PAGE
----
Built in 1501 by Giovanni Carlo Tramontano, Count of Matera, but never finished, the castle is above the historical centre of Matera, on Lapel Hill.
In Aragonese style, it has a large central courtyard surrounded by walls and massive round towers. The construction came to an end with the death of the extremely unpopular Count who was murdered by locals. After paying various ransoms to the Crown in order to remain directly accountable to it, instead of being ruled by a local feudal landlord, the locals were furious when Ferdinand II, King of Naples awarded the feudal rights of the city to Giovanni Carlo Tramontano.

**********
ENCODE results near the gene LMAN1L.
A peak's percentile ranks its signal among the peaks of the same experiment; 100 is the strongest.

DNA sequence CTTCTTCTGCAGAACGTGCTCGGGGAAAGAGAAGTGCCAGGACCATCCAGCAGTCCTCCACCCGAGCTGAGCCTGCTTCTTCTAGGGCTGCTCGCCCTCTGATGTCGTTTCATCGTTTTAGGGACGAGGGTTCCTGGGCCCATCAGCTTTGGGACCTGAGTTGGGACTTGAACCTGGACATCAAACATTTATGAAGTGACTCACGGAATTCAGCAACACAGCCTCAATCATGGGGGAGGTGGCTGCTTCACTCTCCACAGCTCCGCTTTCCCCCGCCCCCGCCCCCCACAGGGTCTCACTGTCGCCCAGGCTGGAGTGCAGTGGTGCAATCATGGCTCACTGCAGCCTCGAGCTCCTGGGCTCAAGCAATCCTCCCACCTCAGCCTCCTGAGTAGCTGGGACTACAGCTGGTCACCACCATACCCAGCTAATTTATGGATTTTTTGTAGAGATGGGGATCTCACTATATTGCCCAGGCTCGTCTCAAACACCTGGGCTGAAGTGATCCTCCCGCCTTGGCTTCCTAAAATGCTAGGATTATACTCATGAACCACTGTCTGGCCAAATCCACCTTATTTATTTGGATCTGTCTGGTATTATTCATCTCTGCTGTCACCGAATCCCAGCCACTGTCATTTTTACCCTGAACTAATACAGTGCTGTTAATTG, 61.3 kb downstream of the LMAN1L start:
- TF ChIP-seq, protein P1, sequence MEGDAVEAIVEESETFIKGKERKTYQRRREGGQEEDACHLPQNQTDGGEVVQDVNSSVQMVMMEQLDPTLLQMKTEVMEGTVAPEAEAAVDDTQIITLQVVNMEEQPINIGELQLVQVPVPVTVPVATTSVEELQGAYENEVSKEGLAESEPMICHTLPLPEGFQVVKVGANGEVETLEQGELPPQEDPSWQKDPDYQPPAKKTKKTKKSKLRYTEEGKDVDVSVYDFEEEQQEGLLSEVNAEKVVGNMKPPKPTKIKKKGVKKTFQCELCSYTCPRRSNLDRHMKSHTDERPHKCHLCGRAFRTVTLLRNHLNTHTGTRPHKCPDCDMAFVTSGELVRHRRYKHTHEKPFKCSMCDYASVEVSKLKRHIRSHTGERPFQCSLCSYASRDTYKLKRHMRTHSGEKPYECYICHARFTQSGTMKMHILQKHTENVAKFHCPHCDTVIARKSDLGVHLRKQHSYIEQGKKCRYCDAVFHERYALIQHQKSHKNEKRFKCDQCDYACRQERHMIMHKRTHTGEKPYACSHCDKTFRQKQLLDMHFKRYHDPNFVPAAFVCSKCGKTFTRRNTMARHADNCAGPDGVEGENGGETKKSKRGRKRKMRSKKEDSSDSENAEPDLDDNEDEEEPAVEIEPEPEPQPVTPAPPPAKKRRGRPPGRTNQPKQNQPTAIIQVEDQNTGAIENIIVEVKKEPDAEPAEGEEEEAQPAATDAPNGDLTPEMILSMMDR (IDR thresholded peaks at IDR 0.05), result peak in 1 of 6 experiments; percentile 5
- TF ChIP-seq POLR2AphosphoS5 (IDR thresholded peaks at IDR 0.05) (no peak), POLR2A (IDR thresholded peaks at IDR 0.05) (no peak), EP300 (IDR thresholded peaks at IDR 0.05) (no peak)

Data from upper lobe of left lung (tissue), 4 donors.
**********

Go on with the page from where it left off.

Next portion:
The Count had already made himself unpopular with the locals by granting himself the right to bed every bride before her wedding, but when he started taxing them heavily to build the castle, a group of them hid behind a rock, "u pizzon' du mal consiggh", (the stone of bad council), and organised his assassination. On December 29, 1514, the Count, who had just left the Cathedral, was assassinated in a side street which was later known as "The Way of Ransom".
However, the castle is not open to the public